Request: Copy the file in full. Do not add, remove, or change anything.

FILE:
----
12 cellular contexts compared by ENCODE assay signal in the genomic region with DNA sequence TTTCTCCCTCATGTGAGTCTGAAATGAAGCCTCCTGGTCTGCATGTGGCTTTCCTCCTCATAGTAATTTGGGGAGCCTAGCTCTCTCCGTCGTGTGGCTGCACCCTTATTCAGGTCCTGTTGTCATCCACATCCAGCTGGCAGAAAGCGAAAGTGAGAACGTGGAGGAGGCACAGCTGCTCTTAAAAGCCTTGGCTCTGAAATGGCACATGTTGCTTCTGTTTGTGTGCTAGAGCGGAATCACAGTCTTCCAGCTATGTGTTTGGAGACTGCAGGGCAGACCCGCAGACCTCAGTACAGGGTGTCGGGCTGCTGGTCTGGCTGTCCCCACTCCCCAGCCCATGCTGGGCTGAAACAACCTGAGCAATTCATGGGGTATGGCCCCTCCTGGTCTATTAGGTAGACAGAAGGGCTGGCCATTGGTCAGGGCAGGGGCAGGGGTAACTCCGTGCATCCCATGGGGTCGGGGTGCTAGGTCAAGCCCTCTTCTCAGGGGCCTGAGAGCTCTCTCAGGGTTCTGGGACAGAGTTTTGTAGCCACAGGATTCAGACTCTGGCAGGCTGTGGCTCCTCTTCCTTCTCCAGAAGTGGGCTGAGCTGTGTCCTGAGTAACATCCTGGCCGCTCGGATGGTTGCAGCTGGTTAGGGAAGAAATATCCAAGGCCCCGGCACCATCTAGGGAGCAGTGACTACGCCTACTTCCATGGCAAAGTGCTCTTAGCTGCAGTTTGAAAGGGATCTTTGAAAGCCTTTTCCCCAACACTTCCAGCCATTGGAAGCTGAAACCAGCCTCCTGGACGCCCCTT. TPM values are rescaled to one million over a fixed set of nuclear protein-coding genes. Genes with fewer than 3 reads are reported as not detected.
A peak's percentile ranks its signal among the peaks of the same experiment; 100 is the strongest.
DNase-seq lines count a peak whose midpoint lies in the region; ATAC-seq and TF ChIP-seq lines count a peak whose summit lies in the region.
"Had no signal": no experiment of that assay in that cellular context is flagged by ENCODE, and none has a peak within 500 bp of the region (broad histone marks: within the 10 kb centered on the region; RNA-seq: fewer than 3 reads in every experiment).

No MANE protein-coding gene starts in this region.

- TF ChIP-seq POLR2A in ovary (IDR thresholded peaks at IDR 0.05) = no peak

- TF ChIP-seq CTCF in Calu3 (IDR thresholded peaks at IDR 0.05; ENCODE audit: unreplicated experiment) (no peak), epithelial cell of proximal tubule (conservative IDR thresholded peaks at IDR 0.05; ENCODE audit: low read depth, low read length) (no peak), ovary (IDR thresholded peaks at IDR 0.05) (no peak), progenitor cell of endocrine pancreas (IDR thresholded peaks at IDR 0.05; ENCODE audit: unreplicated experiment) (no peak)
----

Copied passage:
12 cellular contexts compared by ENCODE assay signal in the genomic region with DNA sequence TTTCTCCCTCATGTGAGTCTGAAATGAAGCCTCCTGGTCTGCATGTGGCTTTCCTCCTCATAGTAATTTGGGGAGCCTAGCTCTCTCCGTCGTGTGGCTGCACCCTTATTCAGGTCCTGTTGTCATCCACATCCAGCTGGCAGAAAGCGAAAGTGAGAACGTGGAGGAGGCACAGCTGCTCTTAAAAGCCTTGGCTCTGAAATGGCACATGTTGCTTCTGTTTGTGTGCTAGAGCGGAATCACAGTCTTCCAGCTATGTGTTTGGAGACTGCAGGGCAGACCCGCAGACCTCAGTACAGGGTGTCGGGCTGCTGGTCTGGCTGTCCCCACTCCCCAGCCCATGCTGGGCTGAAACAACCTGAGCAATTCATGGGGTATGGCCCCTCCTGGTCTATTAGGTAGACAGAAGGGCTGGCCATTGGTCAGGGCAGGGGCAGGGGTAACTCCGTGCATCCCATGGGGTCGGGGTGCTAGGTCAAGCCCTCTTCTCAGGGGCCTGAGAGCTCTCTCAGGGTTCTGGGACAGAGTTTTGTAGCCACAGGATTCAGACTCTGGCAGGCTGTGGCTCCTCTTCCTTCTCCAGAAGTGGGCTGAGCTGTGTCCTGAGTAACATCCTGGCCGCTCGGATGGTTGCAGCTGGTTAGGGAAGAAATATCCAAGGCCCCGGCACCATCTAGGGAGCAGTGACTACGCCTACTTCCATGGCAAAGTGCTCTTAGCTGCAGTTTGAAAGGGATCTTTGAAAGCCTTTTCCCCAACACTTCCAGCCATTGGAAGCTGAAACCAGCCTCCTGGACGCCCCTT. TPM values are rescaled to one million over a fixed set of nuclear protein-coding genes. Genes with fewer than 3 reads are reported as not detected.
A peak's percentile ranks its signal among the peaks of the same experiment; 100 is the strongest.
DNase-seq lines count a peak whose midpoint lies in the region; ATAC-seq and TF ChIP-seq lines count a peak whose summit lies in the region.
"Had no signal": no experiment of that assay in that cellular context is flagged by ENCODE, and none has a peak within 500 bp of the region (broad histone marks: within the 10 kb centered on the region; RNA-seq: fewer than 3 reads in every experiment).

No MANE protein-coding gene starts in this region.

- TF ChIP-seq POLR2A in ovary (IDR thresholded peaks at IDR 0.05) = no peak

- TF ChIP-seq CTCF in Calu3 (IDR thresholded peaks at IDR 0.05; ENCODE audit: unreplicated experiment) (no peak), epithelial cell of proximal tubule (conservative IDR thresholded peaks at IDR 0.05; ENCODE audit: low read depth, low read length) (no peak), ovary (IDR thresholded peaks at IDR 0.05) (no peak), progenitor cell of endocrine pancreas (IDR thresholded peaks at IDR 0.05; ENCODE audit: unreplicated experiment) (no peak)